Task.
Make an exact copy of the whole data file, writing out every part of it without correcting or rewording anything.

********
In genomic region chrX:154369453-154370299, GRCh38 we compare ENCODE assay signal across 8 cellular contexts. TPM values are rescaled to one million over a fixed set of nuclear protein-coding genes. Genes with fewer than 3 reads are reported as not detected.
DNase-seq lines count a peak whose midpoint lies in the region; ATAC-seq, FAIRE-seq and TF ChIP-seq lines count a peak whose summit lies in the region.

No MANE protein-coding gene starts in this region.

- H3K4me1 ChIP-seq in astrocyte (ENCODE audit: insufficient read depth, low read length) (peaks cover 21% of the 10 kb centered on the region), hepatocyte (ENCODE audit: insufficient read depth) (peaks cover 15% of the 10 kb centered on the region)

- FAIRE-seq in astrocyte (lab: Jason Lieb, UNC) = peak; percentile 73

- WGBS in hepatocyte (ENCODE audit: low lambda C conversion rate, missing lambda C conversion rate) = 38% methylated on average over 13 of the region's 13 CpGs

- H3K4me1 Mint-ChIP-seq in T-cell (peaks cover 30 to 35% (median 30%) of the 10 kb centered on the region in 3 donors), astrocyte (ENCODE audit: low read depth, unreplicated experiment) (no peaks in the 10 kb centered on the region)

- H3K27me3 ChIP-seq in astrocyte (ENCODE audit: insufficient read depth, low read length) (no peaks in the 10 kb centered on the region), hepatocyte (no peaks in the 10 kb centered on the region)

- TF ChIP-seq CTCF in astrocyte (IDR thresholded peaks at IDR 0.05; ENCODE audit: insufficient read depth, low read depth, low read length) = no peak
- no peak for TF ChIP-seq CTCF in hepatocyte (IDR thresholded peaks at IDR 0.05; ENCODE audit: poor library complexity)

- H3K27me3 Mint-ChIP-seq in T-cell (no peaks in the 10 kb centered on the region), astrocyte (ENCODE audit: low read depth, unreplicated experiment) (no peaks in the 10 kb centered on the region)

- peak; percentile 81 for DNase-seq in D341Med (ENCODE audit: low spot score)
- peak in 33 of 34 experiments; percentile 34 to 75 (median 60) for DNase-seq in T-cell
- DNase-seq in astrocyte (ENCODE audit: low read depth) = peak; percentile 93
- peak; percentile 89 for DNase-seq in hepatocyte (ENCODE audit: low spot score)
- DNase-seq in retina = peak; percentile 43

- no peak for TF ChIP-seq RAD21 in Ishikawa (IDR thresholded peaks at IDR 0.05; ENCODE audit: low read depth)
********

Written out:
In genomic region chrX:154369453-154370299, GRCh38 we compare ENCODE assay signal across 8 cellular contexts. TPM values are rescaled to one million over a fixed set of nuclear protein-coding genes. Genes with fewer than 3 reads are reported as not detected.
DNase-seq lines count a peak whose midpoint lies in the region; ATAC-seq, FAIRE-seq and TF ChIP-seq lines count a peak whose summit lies in the region.

No MANE protein-coding gene starts in this region.

- H3K4me1 ChIP-seq in astrocyte (ENCODE audit: insufficient read depth, low read length) (peaks cover 21% of the 10 kb centered on the region), hepatocyte (ENCODE audit: insufficient read depth) (peaks cover 15% of the 10 kb centered on the region)

- FAIRE-seq in astrocyte (lab: Jason Lieb, UNC) = peak; percentile 73

- WGBS in hepatocyte (ENCODE audit: low lambda C conversion rate, missing lambda C conversion rate) = 38% methylated on average over 13 of the region's 13 CpGs

- H3K4me1 Mint-ChIP-seq in T-cell (peaks cover 30 to 35% (median 30%) of the 10 kb centered on the region in 3 donors), astrocyte (ENCODE audit: low read depth, unreplicated experiment) (no peaks in the 10 kb centered on the region)

- H3K27me3 ChIP-seq in astrocyte (ENCODE audit: insufficient read depth, low read length) (no peaks in the 10 kb centered on the region), hepatocyte (no peaks in the 10 kb centered on the region)

- TF ChIP-seq CTCF in astrocyte (IDR thresholded peaks at IDR 0.05; ENCODE audit: insufficient read depth, low read depth, low read length) = no peak
- no peak for TF ChIP-seq CTCF in hepatocyte (IDR thresholded peaks at IDR 0.05; ENCODE audit: poor library complexity)

- H3K27me3 Mint-ChIP-seq in T-cell (no peaks in the 10 kb centered on the region), astrocyte (ENCODE audit: low read depth, unreplicated experiment) (no peaks in the 10 kb centered on the region)

- peak; percentile 81 for DNase-seq in D341Med (ENCODE audit: low spot score)
- peak in 33 of 34 experiments; percentile 34 to 75 (median 60) for DNase-seq in T-cell
- DNase-seq in astrocyte (ENCODE audit: low read depth) = peak; percentile 93
- peak; percentile 89 for DNase-seq in hepatocyte (ENCODE audit: low spot score)
- DNase-seq in retina = peak; percentile 43

- no peak for TF ChIP-seq RAD21 in Ishikawa (IDR thresholded peaks at IDR 0.05; ENCODE audit: low read depth)